SeoulAmidst persistent military threats from China regarding the “One China Policy,” Taiwan is striving to modernise its air and naval combat capabilities. Against this backdrop, the defence expenditure by the country is expected to witness a compound annual growth rate (CAGR) of 4.6% to reach $20.8 billion in 2028, forecasts GlobalData, a data and analytics company.

GlobalData’s latest report, “Taiwan Defense Market Size and Trends, Budget Allocation, Regulations, Key Acquisitions, Competitive Landscape and Forecast, 2023-28”, reveals that Taiwanese defence expenditure, inclusive of the additional special budget, increased from $15.3 billion in 2022 to $19.9 billion in 2023, reflecting an annual growth rate of 30.3%. The continuous annual increase in the defence budget is attributed to the necessity to fund significant acquisition programs for the Taiwanese defence industry.


In October 2019, Taiwan approved the procurement of F-16V fighter jets and has planned to spend TWD247.2 billion on this acquisition from 2020 to 2026. The delivery of these aircraft is scheduled to take place between 2023 and 2028, with TWD45.1 billion budgeted for the program in 2023.

Rouble Sharma, Aerospace & Defense Analyst at GlobalData, comments: “Taiwan is working with its closest ally, the US, to enhance its military capabilities. The procurement of F-16s and missile defence systems such as the Patriot Advanced Capability-3 (PAC-3) will provide strategic benefits for Taiwan’s national defence while potentially boosting the defence industry through increased production and technology transfer.”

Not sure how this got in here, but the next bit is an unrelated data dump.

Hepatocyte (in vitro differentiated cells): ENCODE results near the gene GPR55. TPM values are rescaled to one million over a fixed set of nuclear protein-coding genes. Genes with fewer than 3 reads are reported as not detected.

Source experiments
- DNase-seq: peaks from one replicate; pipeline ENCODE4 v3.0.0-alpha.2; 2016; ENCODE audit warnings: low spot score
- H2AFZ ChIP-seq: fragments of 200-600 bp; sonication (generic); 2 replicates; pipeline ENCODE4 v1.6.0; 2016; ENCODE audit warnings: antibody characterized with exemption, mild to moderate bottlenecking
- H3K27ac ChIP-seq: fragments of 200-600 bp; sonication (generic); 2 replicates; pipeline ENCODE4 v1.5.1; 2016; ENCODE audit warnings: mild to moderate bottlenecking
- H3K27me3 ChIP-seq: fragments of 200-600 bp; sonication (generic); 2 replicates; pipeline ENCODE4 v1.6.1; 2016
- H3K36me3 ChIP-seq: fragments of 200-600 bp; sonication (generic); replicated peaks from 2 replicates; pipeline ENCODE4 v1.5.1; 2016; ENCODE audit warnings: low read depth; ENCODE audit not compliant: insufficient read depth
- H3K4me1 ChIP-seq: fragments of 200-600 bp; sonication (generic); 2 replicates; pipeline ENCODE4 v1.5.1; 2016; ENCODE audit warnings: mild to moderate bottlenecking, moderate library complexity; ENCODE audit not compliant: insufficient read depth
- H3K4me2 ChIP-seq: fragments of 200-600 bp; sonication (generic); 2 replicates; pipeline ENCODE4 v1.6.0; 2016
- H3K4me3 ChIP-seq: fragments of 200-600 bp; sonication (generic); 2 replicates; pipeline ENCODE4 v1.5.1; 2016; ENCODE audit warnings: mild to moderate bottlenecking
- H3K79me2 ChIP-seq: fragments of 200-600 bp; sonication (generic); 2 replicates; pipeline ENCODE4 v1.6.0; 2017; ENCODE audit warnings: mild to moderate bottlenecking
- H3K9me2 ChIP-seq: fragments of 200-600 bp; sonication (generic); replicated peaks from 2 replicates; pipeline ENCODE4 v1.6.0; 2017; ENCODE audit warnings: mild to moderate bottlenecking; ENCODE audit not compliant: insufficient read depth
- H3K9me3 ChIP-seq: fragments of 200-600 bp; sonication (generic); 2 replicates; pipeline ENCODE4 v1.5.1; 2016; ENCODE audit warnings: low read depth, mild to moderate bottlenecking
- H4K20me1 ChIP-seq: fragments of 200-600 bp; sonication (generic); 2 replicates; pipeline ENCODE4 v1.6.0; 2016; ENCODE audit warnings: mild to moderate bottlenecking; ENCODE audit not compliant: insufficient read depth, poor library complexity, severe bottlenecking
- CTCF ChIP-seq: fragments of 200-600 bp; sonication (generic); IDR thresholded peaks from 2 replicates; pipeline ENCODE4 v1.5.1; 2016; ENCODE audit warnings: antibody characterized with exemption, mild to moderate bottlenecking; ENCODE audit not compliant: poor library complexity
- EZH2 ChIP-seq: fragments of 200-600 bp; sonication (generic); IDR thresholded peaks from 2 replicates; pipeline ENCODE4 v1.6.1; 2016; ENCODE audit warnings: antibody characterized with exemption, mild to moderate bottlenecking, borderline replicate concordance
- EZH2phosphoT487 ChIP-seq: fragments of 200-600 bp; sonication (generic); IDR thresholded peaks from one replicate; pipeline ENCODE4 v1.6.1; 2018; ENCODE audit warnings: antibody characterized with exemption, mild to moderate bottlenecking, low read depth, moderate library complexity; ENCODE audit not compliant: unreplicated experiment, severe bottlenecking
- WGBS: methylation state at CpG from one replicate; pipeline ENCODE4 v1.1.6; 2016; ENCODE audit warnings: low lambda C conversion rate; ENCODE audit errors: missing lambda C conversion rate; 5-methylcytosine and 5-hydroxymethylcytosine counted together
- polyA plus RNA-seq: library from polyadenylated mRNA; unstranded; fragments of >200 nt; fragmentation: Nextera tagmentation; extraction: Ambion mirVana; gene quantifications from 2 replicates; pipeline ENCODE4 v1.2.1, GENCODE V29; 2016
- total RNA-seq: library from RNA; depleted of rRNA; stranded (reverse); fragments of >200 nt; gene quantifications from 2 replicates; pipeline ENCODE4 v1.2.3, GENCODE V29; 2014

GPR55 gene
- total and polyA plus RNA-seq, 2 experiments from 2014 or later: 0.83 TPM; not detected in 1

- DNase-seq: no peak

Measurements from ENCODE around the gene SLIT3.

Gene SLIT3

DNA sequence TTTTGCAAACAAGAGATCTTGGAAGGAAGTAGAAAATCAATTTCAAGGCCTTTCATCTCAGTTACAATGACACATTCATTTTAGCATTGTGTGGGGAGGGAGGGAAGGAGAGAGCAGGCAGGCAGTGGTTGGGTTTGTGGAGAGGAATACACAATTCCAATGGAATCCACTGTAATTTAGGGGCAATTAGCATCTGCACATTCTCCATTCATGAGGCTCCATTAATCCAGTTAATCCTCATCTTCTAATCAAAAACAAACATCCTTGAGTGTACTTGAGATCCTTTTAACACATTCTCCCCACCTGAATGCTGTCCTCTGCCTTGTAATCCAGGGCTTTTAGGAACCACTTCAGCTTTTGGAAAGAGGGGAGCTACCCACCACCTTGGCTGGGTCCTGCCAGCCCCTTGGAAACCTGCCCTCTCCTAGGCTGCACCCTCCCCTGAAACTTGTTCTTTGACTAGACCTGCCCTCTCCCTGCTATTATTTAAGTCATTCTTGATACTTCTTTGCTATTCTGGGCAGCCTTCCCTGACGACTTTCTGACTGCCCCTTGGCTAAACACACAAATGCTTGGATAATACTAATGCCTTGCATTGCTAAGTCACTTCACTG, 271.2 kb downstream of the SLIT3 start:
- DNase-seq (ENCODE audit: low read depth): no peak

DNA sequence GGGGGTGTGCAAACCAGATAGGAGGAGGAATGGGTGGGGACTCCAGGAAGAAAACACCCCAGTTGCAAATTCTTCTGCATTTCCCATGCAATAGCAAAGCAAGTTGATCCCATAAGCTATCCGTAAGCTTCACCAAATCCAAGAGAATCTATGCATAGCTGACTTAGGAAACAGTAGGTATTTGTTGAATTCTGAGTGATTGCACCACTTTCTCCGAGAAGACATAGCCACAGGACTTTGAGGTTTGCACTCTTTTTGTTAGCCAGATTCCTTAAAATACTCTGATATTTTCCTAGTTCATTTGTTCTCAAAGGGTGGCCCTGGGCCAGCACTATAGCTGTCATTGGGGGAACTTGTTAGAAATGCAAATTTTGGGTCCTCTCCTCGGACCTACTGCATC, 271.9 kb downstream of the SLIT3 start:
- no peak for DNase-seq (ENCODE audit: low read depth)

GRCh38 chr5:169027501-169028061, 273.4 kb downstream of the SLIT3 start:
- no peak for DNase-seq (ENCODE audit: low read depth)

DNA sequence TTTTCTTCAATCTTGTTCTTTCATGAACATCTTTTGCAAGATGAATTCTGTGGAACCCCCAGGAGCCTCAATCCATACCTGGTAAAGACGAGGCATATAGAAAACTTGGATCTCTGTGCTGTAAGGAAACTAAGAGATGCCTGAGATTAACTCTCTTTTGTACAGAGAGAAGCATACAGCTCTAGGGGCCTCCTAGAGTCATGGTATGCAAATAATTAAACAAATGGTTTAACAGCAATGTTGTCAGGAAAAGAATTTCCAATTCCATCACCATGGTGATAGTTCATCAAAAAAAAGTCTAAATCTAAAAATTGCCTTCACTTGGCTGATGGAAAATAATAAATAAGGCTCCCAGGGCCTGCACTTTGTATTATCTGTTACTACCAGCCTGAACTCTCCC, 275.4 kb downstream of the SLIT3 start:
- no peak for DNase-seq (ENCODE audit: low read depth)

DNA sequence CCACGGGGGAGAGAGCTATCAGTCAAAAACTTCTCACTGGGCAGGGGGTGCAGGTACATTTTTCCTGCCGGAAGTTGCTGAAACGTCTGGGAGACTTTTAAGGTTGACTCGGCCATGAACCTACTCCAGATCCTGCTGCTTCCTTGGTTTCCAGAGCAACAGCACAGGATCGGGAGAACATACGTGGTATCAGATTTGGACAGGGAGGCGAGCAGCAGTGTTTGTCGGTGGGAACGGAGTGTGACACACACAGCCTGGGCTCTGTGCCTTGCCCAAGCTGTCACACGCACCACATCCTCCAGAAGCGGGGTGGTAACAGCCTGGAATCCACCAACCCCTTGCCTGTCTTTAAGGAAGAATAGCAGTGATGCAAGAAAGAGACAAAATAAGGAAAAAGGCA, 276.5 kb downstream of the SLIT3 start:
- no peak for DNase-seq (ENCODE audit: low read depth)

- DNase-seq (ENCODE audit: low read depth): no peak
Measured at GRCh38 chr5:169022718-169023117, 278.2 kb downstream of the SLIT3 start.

Additionally, Taiwan is focusing on upgrading its naval capabilities. In recent years, it has purchased several warships, including Perry-class frigates, Oliver Hazard Perry-class guided-missile frigates, and most recently, M1A2T Abrams tanks, from the US. Taiwan has also launched its own indigenous submarine program to strengthen its undersea warfare capabilities.

Sharma concludes: “Taiwan is increasing its naval training and cooperation with other countries, particularly the US, Japan, and Australia, to enhance its operational readiness and to better respond to potential threats. The country is also improving its coastal surveillance and early warning capabilities to detect and respond to any potential hostile activity in its waters. Overall, these investments aim to enhance Taiwan’s military capabilities to protect its sovereignty and territorial integrity in the face of potential threats.”


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